How To Collect Social Security Benefits If You’re Under 65

Collect Social Security Benefits
How To Collect Social Security Benefits If You’re Under 65

Steps To Take To Collect From Social Security If You Are Under 65!

If you become unable to work because of physical or mental disability, you become eligible to collect social security benefits.

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Social Security has two disability programs.

One, SSI (Supplementary Social Security) is based on need and is a type of national welfare benefit.

The other, OASDI (Old Age and Survivors Disability Insurance) is the basic social security insurance program into which workers pay the FICA tax.

The disability guidelines for acceptance are the same for both programs, except you don’t have to prove financial need for the basic OASDI program.

You’re eligible if you worked and paid into the system for 20 quarters out of the last 40 and have the necessary work credit, depending on your age.

Benefits are based on what you’ve paid into the system.

If you haven’t paid into the system for over 10 years, you’re not eligible for disability benefits, though you may be eventually eligible for retirement benefits.

Social Security’s definition of medical disability is the inability to do any substantial, gainful activity by reason of any medically determinable physical or mental impairment, which can be expected to result in death, or which has lasted or can expected to last for a continuous  period of at least 12 months.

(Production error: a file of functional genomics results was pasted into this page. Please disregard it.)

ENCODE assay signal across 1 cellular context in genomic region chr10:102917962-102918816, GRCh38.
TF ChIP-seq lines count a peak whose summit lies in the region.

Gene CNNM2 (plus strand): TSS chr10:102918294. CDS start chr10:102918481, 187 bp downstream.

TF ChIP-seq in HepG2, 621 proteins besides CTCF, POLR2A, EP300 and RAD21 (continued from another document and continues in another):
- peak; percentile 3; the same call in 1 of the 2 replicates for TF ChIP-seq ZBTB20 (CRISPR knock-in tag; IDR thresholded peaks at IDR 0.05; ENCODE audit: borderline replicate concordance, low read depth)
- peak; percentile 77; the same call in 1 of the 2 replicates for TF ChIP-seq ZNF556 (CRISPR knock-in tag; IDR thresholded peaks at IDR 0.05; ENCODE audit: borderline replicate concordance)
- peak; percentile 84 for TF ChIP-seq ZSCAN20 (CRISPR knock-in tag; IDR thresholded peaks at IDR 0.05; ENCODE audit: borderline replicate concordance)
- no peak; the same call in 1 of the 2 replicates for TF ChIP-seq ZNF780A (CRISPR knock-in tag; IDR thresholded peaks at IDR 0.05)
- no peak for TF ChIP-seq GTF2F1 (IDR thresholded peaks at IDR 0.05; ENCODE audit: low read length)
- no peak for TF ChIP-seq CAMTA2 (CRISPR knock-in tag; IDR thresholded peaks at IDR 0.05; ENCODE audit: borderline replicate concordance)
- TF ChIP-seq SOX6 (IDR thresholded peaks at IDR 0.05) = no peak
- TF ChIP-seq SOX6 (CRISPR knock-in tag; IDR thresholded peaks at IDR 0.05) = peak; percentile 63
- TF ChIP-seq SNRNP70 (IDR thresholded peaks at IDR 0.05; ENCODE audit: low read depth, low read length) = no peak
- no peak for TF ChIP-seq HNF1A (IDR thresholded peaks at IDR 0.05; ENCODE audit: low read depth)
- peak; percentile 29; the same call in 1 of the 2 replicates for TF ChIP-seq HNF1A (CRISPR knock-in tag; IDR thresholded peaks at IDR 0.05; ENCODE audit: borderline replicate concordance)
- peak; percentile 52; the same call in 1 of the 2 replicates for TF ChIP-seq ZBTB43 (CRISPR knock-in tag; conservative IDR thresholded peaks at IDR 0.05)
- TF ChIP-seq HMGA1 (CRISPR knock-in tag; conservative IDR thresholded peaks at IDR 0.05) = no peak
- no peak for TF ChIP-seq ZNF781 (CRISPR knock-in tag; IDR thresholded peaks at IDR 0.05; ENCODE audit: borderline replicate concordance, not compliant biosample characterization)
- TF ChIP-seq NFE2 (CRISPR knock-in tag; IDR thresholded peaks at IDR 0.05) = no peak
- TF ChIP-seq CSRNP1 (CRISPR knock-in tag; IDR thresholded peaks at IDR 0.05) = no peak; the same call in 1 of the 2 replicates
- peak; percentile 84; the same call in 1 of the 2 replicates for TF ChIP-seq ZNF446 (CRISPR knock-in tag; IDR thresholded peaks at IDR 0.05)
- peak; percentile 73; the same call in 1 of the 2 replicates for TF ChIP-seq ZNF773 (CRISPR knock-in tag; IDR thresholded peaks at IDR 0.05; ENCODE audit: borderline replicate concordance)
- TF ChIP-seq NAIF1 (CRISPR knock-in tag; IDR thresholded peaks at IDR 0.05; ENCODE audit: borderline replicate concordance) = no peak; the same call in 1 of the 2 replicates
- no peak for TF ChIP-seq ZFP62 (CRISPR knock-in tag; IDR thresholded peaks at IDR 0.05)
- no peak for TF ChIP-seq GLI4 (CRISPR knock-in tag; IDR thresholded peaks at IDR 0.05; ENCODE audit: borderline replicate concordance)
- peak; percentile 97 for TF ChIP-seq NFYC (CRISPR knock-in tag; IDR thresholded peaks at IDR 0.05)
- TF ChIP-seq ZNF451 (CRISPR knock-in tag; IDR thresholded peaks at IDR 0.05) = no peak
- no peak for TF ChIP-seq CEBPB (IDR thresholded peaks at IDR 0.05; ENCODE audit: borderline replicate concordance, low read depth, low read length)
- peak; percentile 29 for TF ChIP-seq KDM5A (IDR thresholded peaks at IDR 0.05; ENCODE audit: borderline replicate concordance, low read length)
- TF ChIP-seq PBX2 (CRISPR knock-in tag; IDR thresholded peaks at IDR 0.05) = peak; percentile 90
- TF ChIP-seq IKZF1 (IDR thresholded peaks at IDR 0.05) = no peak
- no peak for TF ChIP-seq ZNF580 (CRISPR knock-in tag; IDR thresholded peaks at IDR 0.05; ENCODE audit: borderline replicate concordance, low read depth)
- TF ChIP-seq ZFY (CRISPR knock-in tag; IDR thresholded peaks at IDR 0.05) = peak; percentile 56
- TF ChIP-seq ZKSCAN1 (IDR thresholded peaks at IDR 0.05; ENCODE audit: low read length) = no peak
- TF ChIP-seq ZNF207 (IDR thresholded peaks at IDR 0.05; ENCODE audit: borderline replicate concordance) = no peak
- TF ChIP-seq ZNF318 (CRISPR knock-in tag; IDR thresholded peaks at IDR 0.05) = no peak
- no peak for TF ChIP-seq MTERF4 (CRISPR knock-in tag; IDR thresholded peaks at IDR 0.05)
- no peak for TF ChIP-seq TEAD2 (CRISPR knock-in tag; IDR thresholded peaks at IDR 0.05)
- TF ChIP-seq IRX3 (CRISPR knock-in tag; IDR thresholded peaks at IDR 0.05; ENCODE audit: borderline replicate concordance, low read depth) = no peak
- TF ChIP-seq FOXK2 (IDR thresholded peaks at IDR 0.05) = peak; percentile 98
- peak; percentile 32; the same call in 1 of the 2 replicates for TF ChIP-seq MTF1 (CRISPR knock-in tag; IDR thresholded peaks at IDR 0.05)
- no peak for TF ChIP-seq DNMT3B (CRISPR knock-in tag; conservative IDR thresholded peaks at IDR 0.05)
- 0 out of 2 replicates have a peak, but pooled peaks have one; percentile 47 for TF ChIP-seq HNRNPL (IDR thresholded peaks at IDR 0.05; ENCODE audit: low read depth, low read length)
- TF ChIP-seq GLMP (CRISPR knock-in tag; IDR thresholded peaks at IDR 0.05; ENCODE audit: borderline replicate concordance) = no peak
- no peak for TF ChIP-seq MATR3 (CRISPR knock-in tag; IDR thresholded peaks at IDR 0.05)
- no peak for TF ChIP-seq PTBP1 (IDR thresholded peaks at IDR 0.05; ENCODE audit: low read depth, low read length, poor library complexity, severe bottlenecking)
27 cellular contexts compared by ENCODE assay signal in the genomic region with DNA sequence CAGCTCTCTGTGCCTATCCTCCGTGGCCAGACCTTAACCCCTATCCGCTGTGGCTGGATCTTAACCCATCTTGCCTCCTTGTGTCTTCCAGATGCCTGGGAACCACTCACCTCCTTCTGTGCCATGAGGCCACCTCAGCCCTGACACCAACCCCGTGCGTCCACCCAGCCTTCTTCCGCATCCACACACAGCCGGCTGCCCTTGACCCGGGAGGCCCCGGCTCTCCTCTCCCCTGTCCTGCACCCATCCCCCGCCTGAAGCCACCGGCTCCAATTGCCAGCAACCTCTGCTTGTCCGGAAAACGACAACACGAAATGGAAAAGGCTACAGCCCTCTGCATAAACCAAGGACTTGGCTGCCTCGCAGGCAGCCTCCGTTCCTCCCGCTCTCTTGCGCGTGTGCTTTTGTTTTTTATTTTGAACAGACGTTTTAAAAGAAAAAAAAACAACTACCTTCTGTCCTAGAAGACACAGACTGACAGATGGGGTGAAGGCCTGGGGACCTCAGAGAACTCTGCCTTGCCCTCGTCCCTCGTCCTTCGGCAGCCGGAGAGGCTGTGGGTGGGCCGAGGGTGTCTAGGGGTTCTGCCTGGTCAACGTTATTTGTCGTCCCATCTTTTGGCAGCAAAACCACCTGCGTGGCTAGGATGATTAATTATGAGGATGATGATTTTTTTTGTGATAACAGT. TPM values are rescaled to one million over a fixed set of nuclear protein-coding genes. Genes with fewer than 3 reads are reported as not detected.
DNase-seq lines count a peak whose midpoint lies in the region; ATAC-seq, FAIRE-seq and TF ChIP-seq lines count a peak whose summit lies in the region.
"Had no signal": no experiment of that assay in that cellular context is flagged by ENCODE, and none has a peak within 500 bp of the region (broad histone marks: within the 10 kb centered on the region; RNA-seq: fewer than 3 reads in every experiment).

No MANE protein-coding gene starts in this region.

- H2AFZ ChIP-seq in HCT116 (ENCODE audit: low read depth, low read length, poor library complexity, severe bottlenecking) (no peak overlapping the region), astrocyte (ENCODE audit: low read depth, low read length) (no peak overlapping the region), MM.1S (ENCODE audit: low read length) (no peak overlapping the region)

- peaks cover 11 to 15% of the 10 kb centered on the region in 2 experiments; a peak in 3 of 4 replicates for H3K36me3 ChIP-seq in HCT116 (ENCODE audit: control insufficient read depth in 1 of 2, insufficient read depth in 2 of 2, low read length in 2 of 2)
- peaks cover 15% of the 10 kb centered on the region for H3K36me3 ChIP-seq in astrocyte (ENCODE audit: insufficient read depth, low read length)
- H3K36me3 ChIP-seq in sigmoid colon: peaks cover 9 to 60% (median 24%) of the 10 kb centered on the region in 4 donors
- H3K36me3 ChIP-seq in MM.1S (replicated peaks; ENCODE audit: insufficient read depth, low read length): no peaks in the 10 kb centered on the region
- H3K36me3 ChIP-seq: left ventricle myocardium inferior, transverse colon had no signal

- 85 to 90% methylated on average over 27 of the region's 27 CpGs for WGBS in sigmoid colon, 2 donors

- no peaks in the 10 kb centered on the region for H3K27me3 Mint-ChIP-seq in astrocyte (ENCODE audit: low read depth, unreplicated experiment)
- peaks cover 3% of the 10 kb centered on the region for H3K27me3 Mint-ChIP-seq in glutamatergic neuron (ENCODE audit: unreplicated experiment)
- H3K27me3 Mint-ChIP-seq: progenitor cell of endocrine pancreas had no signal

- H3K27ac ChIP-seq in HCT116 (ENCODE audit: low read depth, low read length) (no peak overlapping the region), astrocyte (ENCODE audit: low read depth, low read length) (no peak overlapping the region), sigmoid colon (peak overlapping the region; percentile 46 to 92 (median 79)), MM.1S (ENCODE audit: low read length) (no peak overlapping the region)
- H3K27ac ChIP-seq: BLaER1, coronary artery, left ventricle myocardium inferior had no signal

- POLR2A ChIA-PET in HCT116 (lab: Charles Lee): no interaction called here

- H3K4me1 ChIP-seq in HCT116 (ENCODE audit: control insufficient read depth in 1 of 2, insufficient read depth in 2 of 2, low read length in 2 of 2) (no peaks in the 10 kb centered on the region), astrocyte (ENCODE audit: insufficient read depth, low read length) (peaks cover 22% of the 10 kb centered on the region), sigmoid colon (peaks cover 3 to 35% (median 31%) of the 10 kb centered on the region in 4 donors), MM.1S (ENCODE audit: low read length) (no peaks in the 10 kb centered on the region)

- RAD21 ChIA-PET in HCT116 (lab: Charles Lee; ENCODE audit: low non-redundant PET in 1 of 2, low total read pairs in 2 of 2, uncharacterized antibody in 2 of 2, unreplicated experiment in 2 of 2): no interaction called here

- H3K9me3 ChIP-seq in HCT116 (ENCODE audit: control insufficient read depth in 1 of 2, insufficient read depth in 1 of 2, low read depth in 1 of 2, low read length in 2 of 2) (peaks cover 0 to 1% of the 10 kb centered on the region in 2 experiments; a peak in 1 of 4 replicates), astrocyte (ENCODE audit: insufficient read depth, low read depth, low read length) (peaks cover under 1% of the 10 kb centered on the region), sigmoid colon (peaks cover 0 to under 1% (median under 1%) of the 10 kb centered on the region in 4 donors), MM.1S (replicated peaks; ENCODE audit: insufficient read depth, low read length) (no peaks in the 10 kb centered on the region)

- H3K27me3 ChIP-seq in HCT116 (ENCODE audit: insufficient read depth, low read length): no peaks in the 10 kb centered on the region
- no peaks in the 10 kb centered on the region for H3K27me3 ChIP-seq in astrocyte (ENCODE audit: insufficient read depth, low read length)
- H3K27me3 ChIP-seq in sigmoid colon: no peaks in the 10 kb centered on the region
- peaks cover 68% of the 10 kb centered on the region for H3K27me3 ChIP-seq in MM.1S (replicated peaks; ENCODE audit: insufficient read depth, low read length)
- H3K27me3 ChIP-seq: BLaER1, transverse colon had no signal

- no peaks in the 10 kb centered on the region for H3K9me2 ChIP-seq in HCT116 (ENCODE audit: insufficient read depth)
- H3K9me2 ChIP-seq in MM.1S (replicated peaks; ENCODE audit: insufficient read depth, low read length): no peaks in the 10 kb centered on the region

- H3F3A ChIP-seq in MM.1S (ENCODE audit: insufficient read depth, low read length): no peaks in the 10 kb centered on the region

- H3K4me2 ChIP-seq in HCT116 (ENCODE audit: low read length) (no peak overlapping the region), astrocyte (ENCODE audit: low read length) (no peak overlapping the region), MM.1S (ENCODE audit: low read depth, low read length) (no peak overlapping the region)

Here are the steps to take to  apply:

  1. Apply at your local Social Security office. A claims representative will ask you questions about your disability, such as when did you stop working, what is the nature of your disability, what doctors have treated you, how does it interfere with your ability to work?
  2. This material is sent to a trained disability examiner who will contact your medical sources. If the medical information you gave isn’t sufficient, the agency will send you to a consulting specialist.
  3. If you’ve met the medical disability requirements, you’ll be granted benefits. If you don’t meet the medical requirements, you can still be found disabled. Age, past work experience and education are also taken into account. People over 50 are put in a special category because their job prospects are not as good.
  4. The final eligibility decision is made by the disability examiner. If benefits are denied, you can appeal the decision or reapply.

Social Security has a long list of impairments under which your disability should fall.

The listing is broken down into 13 body systems and outlines exactly what tests must be met for disability.

It is imperative that your doctor submit very precise medical information.

Ask at your local Social Security office for the Code of Federal Regulations especially sections 20CFR404 and 20CFR416.

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